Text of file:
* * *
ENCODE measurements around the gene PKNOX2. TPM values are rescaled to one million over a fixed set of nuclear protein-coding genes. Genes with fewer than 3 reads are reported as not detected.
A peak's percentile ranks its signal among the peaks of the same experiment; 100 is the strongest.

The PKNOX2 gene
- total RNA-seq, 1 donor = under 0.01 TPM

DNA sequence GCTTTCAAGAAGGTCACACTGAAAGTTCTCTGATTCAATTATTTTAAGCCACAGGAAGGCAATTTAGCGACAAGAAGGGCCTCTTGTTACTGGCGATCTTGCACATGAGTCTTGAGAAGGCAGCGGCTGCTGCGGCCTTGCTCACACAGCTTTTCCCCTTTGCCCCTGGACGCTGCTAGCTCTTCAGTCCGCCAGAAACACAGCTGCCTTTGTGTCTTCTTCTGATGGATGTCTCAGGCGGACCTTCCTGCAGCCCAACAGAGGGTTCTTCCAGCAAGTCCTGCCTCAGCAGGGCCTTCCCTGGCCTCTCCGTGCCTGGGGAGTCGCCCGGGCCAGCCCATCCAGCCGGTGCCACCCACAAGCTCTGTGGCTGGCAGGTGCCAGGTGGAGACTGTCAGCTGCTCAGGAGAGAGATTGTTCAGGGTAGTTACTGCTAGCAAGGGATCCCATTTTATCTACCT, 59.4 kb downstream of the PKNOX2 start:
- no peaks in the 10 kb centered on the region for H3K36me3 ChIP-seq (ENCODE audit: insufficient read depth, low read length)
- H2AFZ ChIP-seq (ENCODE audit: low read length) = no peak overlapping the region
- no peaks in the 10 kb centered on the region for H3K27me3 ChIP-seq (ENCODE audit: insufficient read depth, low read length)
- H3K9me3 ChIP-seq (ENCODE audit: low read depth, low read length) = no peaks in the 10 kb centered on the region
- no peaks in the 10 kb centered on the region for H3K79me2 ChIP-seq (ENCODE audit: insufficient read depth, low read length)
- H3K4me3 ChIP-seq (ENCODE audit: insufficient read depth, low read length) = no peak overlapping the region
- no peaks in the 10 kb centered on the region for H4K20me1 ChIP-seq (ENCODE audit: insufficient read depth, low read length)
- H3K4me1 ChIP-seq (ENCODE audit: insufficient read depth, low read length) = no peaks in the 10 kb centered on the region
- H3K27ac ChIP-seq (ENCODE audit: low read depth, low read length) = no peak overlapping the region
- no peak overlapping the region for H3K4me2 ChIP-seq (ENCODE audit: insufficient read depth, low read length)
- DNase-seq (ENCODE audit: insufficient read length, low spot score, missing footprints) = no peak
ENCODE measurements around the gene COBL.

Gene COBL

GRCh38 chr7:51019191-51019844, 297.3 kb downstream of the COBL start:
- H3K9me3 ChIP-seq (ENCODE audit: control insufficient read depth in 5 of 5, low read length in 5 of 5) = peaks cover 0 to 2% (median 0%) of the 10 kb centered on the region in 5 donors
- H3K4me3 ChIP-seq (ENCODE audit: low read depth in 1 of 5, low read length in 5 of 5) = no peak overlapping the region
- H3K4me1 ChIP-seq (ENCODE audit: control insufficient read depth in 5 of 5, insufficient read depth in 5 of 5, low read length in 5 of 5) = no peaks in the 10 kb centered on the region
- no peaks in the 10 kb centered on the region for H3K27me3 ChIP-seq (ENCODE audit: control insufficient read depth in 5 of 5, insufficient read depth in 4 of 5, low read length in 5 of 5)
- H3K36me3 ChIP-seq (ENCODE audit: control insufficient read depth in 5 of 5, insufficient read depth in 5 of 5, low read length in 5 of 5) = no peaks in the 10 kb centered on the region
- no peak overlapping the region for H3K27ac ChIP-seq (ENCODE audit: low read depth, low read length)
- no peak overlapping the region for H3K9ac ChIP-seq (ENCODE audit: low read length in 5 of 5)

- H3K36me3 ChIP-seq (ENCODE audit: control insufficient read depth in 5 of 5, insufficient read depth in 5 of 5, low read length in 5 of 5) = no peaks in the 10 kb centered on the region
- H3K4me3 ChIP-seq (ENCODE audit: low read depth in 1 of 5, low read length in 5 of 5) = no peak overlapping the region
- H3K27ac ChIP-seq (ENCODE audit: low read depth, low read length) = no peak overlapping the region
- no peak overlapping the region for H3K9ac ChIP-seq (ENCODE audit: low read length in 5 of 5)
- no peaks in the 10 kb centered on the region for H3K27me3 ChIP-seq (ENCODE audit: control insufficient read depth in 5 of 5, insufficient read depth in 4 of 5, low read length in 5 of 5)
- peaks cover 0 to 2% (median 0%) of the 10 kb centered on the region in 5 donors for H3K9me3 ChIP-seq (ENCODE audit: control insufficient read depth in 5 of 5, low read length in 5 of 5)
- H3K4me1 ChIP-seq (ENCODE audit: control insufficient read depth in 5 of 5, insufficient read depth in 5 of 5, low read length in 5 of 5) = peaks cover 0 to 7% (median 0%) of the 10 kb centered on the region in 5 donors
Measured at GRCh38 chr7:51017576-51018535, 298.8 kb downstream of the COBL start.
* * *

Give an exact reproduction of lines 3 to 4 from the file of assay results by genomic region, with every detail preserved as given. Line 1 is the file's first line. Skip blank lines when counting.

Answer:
The PKNOX2 gene
- total RNA-seq, 1 donor = under 0.01 TPM